With touchscreens and keyboards never far from our fingertips these days, paper notebooks might not be as essential as they once were. But there's still something pleasant, if not always convenient, about putting pen to paper. The latest book to join a growing library of digitally inspired writing platforms is Rocketbook, and it does so with an interesting twist. In addition to shooting handwritten notes and doodles to the cloud, when it fills up users can stick the book in the microwave to wipe its pages clean.
Recent devices that serve a similar purpose to the Rocketbook include the Livescribe notebook from stationary stalwart Moleskine, along with the Equil Smartmarker and Smart Kapp, which are both designed to digitize and share content written on whiteboards.
Joe Lemay, the Rocketbook's creator, is looking to hit that sweet spot between technologies new and practical and old and cherished, with a cleverly designed A4, 8.5 x 11 in (210 x 297 mm) notebook. And if the crowdfunding campaign he is running is anything to go by, he is pretty well on target, having amassed almost US$300,000 in pledges at the time of writing, dwarfing his original goal of $20,000.
At the bottom of each of the Rocketbook's pages is a set of seven icons, what the company calls magic buttons. Each button can be assigned to a location in the cloud, meaning that all your scribbles on that particular page will be sent directly to wherever you'd like them to go. Need those lecture notes compiled neatly in your university Evernote folder? Or perhaps that inspired series of illustrations sent to Dropbox? Then just mark the relevant magic button.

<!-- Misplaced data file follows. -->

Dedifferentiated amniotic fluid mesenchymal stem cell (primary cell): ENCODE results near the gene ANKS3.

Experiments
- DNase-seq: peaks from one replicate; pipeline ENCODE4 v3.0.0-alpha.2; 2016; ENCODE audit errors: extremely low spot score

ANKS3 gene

The digitization process works a little differently from the products mentioned above. While the Moleskin Livescribe notebook relies on a special dotted pattern to digitally track the pen's movements in real-time, Rocketbook does so after the fact. When you are finished writing, you fire up the Rocketbook smartphone app (iOS and Android) and hold it above each double page spread. The app then scans and processes each page and directs them to their locations as indicated by the magic buttons.
Though you can write in the Rocketbook with any old pen, wielding Pilot's FriXion pens brings on another level of functionality. The ink inside these pens responds to heat by turning invisible, and because the Rocketbook is designed to be microwave-safe, nuking it for 30 seconds will erase all of its contents.
Over at Lemay's Indiegogo page, a pledge of $25 will put you in line for a 50-sheet Rocketbook and a single black Pilot FriXion pen. If all goes to plan, he hopes to start shipping his microwaveable notebooks in July 2015.
You can check out the Rocketbook pitch video below.
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